Dr. Ormsbee has a Ph.D. in Bioenergetics (interdisciplinary program in Exercise Science, Physiology & Nutrient Biochemistry) from East Carolina University. He earned his M.S. in Exercise Physiology and Sports Nutrition from South Dakota State University and his B.S. in Exercise Science and Business from Skidmore College. He is a faculty member at the Institute of Sport Science and Medicine and the Center for Advancing Exercise and Nutrition Research on Aging and is an affiliate of the Institute for Successful Longevity. Dr. Ormsbee is an Honorary Research Fellow at the University of KwaZulu-Natal in Durban, South Africa and a Fellow of the American College of Sports Medicine and the International Society of Sports Nutrition. He teaches both the undergraduate and graduate Sport and Exercise Nutrition Classes and Exercise/Nutrition Endocrinology. His research and expertise involves the interaction of exercise training, nutrition and supplementation to achieve optimal body composition, human performance, and health in both athletes and clinical populations. His laboratory has had a major emphasis on nighttime feeding for metabolism, body composition, recovery and performance since 2010. He was a 2013 Transformation Through Teaching Award Winner and a 2014 Undergraduate Teacher of the Year Award Winner. In addition, Dr. Ormsbee was honored with both the National Strength and Conditioning Association (2012) and Dymatize Nutrition Sports Performance Institute (2013) Young Investigator Awards and was named one of the FSU 2013 Newsmakers of the Year.
Dr. Ormsbee was a student athlete (ice hockey) at Skidmore College and East Carolina University (where he still holds the ECU record for goals in a season, points in a season and goals in one game). He now competes in triathlon at the Sprint, Olympic, and 70.3 Ironman distances, is an avid lifter, and attempts to call himself an athlete. Current PhD Students (area of focus) Amber Kinsey (Nighttime Feeding, Lipolysis, and Hormone Changes in Clinical Populations) Chris Bach (Environmental Influence on Human Metabolism and Performance) Dan Baur (Pre, During, and Post-exercise Feeding Strategies for Endurance Athletes) Brittany Allman (Exercise and Dietary Supplement Influence on Clinical Populations) Ann Frost (Protein’s Influence on Body Composition of Professional Dancers) Vince Kreipke* (Herbal Supplements and Strength Training to Alter Anabolic Hormones) Current MS Thesis Students (area of focus) Katie Gorman (Nighttime Feeding and Morning Endurance Performance) Beth Miller (Nighttime Feeding, Hydration Status, and Health) Sam Kramer (Dietary Nitrate Use for Crossfit Athletes) Stacy Cappadona (Nighttime Feeding, Hunger and Satiety in Obese Men).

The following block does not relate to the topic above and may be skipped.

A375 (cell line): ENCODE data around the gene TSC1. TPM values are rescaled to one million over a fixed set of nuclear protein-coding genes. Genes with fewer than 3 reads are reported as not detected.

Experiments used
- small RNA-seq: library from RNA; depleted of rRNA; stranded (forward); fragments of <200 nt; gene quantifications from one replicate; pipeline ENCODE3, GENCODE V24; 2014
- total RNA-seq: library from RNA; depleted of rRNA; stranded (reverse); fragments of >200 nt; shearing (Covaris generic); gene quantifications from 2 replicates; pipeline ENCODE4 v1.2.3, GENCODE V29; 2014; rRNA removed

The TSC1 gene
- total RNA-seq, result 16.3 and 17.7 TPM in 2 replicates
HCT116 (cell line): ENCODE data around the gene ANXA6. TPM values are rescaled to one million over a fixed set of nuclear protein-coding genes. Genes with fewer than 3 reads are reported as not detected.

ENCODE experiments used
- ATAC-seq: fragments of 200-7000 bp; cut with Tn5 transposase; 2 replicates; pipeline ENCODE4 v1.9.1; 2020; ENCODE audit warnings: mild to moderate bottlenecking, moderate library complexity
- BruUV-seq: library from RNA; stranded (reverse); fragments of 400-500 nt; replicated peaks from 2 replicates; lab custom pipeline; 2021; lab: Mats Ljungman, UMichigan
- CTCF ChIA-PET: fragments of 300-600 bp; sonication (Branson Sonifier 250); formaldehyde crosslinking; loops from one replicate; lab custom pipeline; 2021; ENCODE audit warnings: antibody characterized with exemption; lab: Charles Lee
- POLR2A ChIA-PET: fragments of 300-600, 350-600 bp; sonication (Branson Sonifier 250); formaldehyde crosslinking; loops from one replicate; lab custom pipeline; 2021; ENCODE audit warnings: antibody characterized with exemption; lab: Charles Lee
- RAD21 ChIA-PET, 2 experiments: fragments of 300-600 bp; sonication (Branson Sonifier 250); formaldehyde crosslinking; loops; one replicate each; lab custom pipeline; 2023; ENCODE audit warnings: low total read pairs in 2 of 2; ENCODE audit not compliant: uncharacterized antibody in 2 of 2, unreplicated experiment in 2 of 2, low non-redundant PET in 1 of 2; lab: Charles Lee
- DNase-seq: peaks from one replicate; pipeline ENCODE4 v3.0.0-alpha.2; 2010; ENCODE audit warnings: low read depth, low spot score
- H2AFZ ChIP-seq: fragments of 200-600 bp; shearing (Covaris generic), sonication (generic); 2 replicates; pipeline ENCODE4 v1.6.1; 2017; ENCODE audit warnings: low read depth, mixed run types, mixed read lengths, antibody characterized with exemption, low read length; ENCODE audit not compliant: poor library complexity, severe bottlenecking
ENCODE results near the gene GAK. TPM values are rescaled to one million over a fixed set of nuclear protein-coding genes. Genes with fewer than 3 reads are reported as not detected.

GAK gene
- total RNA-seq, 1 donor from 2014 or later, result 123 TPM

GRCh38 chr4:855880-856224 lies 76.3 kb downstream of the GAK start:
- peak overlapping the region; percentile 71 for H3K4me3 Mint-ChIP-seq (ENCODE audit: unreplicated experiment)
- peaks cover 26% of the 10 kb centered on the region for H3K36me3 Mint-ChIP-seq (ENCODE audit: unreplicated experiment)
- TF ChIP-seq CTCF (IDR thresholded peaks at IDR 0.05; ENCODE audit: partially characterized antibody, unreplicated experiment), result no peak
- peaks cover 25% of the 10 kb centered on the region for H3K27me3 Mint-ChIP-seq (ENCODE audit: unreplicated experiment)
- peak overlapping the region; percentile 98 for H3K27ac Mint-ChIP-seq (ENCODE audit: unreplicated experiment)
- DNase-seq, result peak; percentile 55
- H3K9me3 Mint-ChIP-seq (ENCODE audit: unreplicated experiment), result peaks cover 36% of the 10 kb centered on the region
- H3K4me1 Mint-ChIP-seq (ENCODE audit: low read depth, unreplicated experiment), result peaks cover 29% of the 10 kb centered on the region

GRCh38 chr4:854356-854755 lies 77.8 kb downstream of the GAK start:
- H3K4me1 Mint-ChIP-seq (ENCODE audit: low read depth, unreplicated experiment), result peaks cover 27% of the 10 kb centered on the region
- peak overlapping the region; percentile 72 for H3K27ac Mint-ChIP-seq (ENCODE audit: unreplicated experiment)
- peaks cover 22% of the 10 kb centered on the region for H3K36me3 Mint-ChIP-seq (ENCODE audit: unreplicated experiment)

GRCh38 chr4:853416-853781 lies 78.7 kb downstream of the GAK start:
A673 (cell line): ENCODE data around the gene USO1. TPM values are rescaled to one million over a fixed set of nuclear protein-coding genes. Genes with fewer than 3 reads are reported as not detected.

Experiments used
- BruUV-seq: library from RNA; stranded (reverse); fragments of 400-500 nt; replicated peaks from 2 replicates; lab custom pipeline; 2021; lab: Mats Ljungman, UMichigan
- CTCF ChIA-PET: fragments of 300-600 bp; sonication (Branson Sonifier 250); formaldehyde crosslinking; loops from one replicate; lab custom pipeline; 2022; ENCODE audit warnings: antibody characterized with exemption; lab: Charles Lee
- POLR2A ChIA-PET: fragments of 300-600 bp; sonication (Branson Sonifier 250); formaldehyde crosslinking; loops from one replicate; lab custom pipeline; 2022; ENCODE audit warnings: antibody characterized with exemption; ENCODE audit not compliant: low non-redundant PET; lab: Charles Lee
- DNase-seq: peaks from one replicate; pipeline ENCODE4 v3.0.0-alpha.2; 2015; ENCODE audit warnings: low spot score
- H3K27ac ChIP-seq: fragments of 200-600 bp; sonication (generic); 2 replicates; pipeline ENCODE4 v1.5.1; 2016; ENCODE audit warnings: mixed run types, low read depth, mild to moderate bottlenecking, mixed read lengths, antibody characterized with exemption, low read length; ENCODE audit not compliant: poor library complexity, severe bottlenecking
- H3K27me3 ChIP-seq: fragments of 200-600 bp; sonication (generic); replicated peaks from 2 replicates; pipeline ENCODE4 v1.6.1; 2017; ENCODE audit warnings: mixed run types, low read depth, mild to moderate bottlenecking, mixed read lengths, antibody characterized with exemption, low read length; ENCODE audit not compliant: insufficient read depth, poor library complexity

- Exercise training and nutritional interventions to prevent obesity-related diseases, achieve optimal body composition, and maximize human performance in both healthy (athletes) and diseased populations.
- Sports nutrition and dietary supplements
- Protein intake and exercise training to combat osteosarcopenic obesity (Dr. Ormsbee’s term for low bone mass, low muscle mass, and high fat mass) and improve energy metabolism.
- Macronutrient choices and timing/chronobiological eating, exercise, and their influence on health and human performance.
- Hormonal influence on performance, energy metabolism, and body composition.